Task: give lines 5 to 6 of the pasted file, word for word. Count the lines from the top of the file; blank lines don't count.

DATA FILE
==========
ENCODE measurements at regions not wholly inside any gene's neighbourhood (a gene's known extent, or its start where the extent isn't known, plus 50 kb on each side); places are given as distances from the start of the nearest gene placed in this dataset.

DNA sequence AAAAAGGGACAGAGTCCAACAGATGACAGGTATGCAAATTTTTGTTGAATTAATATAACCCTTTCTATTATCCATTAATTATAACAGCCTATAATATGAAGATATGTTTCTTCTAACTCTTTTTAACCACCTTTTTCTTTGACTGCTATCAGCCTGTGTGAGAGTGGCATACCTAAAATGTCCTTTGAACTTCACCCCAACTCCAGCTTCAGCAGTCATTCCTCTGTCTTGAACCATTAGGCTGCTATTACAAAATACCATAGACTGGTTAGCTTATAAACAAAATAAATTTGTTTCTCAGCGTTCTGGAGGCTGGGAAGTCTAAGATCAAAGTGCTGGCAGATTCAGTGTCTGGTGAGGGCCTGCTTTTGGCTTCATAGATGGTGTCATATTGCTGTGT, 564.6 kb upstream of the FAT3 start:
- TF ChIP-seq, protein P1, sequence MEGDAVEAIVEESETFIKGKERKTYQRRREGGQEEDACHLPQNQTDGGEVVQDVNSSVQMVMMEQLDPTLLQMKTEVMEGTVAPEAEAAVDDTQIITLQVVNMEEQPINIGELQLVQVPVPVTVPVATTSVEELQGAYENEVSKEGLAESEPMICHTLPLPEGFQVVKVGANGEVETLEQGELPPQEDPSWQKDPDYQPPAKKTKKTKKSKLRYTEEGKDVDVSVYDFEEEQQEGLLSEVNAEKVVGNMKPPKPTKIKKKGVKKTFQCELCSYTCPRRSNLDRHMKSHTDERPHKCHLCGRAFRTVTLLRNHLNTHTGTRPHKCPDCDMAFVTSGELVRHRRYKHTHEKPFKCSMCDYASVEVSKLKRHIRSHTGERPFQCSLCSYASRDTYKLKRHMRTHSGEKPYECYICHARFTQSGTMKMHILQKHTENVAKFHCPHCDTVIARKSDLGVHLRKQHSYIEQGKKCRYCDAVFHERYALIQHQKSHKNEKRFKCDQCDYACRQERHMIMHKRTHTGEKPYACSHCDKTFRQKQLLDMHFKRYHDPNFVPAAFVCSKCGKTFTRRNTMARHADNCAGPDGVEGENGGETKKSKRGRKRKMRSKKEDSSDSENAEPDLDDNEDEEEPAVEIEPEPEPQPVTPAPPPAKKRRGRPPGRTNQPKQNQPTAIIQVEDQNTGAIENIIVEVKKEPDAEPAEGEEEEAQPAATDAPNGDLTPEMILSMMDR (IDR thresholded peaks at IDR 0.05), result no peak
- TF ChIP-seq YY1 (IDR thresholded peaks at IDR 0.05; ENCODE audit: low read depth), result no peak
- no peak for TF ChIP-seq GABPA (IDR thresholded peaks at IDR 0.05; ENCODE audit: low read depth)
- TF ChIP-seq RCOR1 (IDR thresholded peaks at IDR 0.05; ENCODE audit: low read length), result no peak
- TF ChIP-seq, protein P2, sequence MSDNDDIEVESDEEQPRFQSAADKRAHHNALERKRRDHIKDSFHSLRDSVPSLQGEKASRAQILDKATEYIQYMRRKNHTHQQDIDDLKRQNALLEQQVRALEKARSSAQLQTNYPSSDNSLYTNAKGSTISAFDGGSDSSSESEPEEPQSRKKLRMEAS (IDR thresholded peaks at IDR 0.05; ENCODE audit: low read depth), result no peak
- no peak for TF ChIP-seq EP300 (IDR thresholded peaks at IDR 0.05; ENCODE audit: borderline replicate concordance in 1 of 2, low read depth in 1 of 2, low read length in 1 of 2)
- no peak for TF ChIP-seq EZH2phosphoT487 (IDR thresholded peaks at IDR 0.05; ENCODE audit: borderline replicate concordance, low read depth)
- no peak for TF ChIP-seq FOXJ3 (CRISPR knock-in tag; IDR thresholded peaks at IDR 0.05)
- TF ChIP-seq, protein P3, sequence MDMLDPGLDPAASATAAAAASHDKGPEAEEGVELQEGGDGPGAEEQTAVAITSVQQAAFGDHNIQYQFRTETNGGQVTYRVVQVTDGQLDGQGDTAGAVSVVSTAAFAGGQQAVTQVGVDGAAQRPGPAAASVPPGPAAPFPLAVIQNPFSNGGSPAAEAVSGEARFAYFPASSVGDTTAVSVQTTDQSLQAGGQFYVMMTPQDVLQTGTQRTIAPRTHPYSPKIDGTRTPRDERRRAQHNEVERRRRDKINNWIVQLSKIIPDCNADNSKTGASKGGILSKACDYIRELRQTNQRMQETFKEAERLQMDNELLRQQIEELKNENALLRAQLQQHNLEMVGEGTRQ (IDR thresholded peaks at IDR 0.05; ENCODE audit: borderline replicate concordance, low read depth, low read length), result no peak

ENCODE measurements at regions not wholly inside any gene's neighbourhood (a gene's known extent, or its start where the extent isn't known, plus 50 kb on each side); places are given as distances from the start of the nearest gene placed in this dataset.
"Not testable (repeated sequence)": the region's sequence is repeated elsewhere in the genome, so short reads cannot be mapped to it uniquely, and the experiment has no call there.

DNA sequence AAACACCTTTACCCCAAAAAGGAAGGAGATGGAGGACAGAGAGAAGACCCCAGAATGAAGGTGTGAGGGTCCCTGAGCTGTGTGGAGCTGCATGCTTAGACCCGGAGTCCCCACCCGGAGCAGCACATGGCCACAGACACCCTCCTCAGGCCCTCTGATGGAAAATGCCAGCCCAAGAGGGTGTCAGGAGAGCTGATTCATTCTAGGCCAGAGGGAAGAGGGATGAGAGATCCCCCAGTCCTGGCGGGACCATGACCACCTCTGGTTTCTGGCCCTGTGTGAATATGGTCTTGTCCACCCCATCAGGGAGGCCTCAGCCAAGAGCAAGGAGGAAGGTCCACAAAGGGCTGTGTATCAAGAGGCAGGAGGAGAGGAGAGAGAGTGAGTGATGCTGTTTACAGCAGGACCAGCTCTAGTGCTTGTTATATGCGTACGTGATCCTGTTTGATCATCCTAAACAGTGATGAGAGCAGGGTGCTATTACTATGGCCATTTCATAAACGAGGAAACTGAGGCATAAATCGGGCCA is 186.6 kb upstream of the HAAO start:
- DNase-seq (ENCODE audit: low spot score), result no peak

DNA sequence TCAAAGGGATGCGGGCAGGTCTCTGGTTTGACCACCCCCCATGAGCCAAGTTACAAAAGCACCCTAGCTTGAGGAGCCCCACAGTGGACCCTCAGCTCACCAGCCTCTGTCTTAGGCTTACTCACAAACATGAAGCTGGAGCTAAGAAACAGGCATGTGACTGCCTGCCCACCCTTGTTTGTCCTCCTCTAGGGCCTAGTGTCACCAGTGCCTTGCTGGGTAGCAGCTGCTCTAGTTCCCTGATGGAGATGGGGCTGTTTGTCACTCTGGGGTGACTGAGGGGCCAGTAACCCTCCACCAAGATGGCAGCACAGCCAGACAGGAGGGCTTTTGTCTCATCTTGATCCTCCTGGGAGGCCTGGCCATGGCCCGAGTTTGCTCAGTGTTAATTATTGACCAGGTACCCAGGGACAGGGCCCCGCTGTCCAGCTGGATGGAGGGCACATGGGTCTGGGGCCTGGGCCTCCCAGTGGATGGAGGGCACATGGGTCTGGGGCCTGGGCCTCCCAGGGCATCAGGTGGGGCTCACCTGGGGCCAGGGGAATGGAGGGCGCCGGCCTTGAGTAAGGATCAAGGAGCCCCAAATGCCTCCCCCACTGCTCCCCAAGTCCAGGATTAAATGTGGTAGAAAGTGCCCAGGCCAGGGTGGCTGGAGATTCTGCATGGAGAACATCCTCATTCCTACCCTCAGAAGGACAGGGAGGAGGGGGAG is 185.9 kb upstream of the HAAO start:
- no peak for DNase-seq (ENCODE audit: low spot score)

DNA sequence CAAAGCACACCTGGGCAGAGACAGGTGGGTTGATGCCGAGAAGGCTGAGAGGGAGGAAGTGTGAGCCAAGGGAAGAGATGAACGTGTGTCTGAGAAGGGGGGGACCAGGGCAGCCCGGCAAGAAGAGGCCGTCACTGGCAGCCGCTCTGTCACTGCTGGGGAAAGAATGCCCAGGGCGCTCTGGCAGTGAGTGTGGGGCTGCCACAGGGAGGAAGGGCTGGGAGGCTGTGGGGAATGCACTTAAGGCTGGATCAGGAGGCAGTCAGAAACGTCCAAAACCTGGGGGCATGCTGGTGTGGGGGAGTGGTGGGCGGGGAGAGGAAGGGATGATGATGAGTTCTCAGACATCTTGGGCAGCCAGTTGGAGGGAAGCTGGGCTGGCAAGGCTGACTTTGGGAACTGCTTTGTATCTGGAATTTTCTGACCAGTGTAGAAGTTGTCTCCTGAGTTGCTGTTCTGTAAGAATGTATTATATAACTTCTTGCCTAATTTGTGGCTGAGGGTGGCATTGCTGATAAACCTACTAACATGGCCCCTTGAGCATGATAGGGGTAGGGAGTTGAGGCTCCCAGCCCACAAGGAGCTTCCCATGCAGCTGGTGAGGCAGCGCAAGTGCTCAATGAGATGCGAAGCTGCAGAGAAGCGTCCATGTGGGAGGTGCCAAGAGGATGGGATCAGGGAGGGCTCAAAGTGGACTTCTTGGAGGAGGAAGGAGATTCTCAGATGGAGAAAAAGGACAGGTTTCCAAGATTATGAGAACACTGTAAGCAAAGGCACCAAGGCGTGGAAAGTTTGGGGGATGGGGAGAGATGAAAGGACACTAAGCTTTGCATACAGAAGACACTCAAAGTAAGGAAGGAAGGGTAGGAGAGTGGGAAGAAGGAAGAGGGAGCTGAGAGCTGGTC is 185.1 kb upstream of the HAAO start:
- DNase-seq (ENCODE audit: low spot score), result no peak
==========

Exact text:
- no peak for TF ChIP-seq GABPA (IDR thresholded peaks at IDR 0.05; ENCODE audit: low read depth)
- TF ChIP-seq RCOR1 (IDR thresholded peaks at IDR 0.05; ENCODE audit: low read length), result no peak